PRIM&R invited members of our Emerging Professionals Working Group (EPWG) to write about topics of relevance to their work and to the research ethics community. We hope these posts open conversations among research ethics oversight professionals at all points in their careers. In this post, Tonya Ferraro shares how the Socratic Method of instruction—interactive dialogue and questioning—can be a helpful tool when training new administrators. Read more
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by Michael (Mike) Kraten, PhD, CPA, IRB chair at Providence College
As the chair of our college's institutional review board (IRB), you can only imagine how frequently I am asked questions about the 45 CFR Part 46 federal regulations regarding the requirements of human subjects research.
What types of questions? For instance:
- I'm not sure whether my study is contributing to "generalizable knowledge." How can I tell whether it's doing so?
- How can I possibly know whether I'm potentially damaging someone's "financial standing, employability, or reputation" with my work?
- When does a "practicable" study become impracticable?
These questions, though tricky, are certainly not impossible to answer. [...] Read more
by Krystal Bradford, CIP, Research Compliance Specialist at Cincinnati Children’s Hospital Medical Center
PRIM&R is pleased to share a post by Krystal Bradford, CIP, a member of the PRIM&R Blog Squad for the 2014 Advancing Ethical Research (AER) Conference. The PRIM&R Blog Squad is composed of [...] Read more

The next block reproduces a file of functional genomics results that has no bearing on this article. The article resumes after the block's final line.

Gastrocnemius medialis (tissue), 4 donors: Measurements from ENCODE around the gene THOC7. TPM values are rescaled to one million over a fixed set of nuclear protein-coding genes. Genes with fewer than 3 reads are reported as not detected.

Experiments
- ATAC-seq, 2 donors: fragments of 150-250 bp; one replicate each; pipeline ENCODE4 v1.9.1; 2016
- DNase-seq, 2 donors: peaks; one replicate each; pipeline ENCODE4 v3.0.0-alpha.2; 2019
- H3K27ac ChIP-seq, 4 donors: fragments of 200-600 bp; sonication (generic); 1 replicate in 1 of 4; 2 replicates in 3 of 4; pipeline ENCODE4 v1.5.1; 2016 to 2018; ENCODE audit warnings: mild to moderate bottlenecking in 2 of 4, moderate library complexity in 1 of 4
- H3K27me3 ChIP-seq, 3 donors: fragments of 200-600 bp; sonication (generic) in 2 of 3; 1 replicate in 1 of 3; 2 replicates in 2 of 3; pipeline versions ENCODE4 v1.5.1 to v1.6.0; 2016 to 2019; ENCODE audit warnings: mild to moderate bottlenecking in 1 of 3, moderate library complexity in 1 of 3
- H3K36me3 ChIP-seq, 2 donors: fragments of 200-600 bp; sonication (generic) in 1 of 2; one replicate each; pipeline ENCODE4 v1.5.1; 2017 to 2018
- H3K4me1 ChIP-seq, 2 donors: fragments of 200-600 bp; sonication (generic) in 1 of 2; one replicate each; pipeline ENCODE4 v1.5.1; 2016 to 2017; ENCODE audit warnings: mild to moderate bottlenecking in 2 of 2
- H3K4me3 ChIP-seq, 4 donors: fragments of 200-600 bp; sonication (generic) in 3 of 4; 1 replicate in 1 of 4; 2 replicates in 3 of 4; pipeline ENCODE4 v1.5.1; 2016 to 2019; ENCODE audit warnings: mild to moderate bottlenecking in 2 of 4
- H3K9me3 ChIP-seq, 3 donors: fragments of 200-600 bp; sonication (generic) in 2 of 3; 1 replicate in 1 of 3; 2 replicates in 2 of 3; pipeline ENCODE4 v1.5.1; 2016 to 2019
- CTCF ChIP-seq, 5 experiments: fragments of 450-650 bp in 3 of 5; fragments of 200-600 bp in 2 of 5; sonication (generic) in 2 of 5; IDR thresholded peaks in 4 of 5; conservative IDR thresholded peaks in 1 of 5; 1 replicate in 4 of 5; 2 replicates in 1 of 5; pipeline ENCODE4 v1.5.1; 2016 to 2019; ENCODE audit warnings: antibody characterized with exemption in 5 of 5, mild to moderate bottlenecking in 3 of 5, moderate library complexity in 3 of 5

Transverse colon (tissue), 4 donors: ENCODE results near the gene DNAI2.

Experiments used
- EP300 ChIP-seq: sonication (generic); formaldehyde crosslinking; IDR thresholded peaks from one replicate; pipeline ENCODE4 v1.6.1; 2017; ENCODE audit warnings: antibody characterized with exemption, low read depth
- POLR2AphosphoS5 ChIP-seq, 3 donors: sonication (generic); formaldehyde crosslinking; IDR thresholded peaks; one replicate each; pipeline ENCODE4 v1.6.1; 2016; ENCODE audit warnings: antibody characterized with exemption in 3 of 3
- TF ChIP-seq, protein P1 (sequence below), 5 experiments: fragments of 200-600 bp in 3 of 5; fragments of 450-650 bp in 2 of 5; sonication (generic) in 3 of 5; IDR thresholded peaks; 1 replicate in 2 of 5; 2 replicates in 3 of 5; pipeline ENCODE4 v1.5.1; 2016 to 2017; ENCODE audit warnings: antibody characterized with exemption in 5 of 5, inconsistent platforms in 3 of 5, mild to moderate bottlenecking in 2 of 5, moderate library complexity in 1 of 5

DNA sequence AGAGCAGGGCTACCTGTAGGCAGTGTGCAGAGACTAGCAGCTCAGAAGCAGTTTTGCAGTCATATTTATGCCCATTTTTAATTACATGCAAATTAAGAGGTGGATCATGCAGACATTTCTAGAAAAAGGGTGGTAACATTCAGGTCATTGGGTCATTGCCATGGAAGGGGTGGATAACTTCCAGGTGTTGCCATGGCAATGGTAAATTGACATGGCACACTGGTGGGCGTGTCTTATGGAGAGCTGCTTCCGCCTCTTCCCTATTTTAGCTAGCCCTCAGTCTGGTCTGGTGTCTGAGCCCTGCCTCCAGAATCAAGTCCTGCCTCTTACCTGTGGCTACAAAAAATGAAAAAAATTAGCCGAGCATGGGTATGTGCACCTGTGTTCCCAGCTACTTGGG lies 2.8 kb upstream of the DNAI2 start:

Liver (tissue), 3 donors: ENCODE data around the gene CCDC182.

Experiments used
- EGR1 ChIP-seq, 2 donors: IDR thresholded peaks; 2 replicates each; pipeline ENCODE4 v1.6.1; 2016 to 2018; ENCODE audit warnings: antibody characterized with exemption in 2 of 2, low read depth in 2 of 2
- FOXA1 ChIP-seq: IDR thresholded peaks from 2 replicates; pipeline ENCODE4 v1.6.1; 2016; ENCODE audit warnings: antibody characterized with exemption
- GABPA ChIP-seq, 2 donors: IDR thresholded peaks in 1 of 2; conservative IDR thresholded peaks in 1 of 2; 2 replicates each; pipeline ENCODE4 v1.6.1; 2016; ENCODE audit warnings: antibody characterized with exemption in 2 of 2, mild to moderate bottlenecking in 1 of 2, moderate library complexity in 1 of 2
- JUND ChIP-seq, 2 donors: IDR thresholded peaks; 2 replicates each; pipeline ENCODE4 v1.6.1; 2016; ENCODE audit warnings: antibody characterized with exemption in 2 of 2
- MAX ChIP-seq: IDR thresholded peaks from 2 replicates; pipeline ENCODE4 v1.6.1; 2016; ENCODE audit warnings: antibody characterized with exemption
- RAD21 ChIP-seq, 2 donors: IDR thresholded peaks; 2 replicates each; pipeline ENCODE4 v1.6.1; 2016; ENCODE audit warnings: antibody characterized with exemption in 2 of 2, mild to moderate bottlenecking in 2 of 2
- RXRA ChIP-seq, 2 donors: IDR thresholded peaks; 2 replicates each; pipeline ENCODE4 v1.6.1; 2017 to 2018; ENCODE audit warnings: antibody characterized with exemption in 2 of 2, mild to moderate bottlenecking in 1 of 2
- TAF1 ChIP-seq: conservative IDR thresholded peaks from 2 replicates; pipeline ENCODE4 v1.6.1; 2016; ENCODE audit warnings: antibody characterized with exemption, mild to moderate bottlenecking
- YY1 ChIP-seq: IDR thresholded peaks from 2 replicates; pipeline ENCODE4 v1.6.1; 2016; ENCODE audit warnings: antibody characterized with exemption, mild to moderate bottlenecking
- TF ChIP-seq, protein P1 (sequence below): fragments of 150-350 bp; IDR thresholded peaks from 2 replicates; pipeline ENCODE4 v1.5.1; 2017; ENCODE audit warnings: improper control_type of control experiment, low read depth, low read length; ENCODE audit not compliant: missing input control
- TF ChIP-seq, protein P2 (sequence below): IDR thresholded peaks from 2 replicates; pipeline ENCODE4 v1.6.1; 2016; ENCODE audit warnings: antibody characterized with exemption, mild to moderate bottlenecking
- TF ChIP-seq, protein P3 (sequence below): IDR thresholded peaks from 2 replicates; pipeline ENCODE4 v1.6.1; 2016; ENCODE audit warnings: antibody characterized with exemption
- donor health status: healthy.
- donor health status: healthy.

by Celia B. Fisher, PhD, and Elizabeth Yuko, PhD, Fordham University Center for Ethics Education
Conducting empirical research on research ethics can be daunting. It requires thinking beyond the ethics of a treatment, procedure, or new technology to considerations involving the scientific validity, social value, and potential ethical challenges of the research process itself. Nonetheless, ongoing evidence-based research is crucial for the advancement and improvement of the responsible conduct of research.
by Michael Leary, MA, CIP, Education and Compliance Specialist in the Human Research Protection Office at Washington University in St. Louis
There is an odd thing happening to institutional review boards (IRBs); they are becoming interesting. We are all familiar with the classic perception of the IRB as yet another administrative burden tucked away in the research process. But at many institutions, this perception is shifting. With the publication of books like Laura Stark’s Behind Closed Doors: IRBs and the Making of Ethical Research, and the steady increase [...] Read more